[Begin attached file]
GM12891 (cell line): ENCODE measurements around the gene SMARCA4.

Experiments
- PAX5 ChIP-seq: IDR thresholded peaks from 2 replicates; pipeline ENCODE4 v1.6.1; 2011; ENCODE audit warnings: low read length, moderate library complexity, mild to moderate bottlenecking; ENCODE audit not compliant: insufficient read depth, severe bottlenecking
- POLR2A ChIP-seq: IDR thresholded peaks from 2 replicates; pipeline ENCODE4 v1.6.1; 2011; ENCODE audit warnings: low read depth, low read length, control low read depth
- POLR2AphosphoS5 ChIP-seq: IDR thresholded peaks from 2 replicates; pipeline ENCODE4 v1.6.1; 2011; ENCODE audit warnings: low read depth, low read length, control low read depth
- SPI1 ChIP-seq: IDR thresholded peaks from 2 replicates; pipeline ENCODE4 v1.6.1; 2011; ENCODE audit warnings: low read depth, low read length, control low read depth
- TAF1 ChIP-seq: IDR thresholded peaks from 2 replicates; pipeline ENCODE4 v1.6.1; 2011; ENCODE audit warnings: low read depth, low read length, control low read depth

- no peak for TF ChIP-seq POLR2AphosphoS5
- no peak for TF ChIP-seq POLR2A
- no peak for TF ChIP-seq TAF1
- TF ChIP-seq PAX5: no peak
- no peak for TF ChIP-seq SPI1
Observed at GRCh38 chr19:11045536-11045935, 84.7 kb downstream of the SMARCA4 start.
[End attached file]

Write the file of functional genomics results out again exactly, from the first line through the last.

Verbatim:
GM12891 (cell line): ENCODE measurements around the gene SMARCA4.

Experiments
- PAX5 ChIP-seq: IDR thresholded peaks from 2 replicates; pipeline ENCODE4 v1.6.1; 2011; ENCODE audit warnings: low read length, moderate library complexity, mild to moderate bottlenecking; ENCODE audit not compliant: insufficient read depth, severe bottlenecking
- POLR2A ChIP-seq: IDR thresholded peaks from 2 replicates; pipeline ENCODE4 v1.6.1; 2011; ENCODE audit warnings: low read depth, low read length, control low read depth
- POLR2AphosphoS5 ChIP-seq: IDR thresholded peaks from 2 replicates; pipeline ENCODE4 v1.6.1; 2011; ENCODE audit warnings: low read depth, low read length, control low read depth
- SPI1 ChIP-seq: IDR thresholded peaks from 2 replicates; pipeline ENCODE4 v1.6.1; 2011; ENCODE audit warnings: low read depth, low read length, control low read depth
- TAF1 ChIP-seq: IDR thresholded peaks from 2 replicates; pipeline ENCODE4 v1.6.1; 2011; ENCODE audit warnings: low read depth, low read length, control low read depth

- no peak for TF ChIP-seq POLR2AphosphoS5
- no peak for TF ChIP-seq POLR2A
- no peak for TF ChIP-seq TAF1
- TF ChIP-seq PAX5: no peak
- no peak for TF ChIP-seq SPI1
Observed at GRCh38 chr19:11045536-11045935, 84.7 kb downstream of the SMARCA4 start.